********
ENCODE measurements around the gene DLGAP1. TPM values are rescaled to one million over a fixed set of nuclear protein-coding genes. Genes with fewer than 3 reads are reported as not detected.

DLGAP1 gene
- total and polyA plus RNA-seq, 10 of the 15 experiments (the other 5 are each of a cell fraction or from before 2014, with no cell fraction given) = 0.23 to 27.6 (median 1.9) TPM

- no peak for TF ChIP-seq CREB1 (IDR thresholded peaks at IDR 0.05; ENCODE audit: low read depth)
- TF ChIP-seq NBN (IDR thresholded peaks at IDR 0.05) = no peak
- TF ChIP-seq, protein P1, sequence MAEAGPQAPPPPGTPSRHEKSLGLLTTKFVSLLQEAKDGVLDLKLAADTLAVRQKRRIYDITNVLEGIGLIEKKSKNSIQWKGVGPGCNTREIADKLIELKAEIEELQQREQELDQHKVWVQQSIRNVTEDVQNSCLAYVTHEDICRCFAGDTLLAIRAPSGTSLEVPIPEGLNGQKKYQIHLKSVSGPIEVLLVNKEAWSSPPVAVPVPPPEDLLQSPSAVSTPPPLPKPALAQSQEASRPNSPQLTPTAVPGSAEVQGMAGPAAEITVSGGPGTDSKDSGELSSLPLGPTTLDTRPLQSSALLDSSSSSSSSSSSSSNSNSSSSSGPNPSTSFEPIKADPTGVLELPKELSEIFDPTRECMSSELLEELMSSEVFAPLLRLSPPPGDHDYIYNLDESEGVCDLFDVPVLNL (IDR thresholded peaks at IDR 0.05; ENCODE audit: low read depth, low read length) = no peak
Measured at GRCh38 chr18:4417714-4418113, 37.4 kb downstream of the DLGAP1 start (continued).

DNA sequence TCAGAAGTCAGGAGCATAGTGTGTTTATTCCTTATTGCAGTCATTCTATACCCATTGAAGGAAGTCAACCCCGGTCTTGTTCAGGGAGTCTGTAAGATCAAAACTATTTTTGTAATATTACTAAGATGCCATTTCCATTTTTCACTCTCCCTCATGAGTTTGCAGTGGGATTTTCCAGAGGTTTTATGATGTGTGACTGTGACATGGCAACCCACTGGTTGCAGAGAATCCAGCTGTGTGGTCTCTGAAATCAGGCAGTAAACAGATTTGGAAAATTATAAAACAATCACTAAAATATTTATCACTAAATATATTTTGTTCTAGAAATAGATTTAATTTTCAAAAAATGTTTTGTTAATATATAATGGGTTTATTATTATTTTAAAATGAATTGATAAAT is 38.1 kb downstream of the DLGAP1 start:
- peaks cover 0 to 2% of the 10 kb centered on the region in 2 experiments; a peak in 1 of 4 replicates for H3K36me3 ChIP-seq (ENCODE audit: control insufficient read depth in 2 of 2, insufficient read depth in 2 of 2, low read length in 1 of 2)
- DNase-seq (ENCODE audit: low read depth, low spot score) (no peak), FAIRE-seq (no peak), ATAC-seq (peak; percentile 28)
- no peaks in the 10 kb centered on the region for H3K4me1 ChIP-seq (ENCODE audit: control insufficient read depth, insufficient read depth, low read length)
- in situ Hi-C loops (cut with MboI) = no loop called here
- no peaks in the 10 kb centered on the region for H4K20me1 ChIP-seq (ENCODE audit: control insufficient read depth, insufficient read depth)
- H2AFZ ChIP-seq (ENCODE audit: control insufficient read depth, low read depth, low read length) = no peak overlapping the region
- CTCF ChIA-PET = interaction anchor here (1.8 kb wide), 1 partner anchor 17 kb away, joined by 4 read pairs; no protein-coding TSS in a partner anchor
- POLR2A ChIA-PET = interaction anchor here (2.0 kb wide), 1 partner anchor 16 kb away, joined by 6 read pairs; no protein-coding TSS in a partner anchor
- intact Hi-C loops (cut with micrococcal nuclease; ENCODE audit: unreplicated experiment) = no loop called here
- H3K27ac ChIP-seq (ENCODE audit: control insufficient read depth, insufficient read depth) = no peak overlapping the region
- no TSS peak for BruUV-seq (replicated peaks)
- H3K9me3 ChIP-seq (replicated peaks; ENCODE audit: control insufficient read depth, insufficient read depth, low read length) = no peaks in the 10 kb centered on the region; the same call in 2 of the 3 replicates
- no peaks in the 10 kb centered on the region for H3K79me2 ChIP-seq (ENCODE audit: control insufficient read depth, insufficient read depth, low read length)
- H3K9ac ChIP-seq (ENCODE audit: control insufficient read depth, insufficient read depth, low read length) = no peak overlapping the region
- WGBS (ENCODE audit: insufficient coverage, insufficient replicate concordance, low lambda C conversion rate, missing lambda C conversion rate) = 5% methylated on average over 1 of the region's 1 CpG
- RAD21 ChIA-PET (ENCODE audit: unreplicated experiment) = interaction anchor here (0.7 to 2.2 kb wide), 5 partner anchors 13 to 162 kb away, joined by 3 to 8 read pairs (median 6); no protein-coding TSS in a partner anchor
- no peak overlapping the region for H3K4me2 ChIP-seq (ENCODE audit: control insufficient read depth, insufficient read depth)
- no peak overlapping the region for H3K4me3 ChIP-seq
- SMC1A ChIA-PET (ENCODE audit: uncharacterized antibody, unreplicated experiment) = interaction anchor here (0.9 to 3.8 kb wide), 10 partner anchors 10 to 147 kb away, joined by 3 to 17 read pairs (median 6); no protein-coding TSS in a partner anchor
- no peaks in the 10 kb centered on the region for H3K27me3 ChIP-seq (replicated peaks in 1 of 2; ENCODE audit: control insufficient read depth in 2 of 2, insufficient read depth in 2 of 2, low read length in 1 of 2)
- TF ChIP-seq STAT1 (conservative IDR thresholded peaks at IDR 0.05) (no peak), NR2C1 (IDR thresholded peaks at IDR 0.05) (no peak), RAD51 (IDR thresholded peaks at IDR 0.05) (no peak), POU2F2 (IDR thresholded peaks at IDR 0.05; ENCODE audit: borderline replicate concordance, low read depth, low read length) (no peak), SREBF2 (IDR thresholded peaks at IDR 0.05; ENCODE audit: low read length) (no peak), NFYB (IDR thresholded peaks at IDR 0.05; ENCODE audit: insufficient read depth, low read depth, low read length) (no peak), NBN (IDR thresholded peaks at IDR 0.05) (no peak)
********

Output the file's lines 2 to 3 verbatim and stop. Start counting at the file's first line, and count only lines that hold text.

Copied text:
DLGAP1 gene
- total and polyA plus RNA-seq, 10 of the 15 experiments (the other 5 are each of a cell fraction or from before 2014, with no cell fraction given) = 0.23 to 27.6 (median 1.9) TPM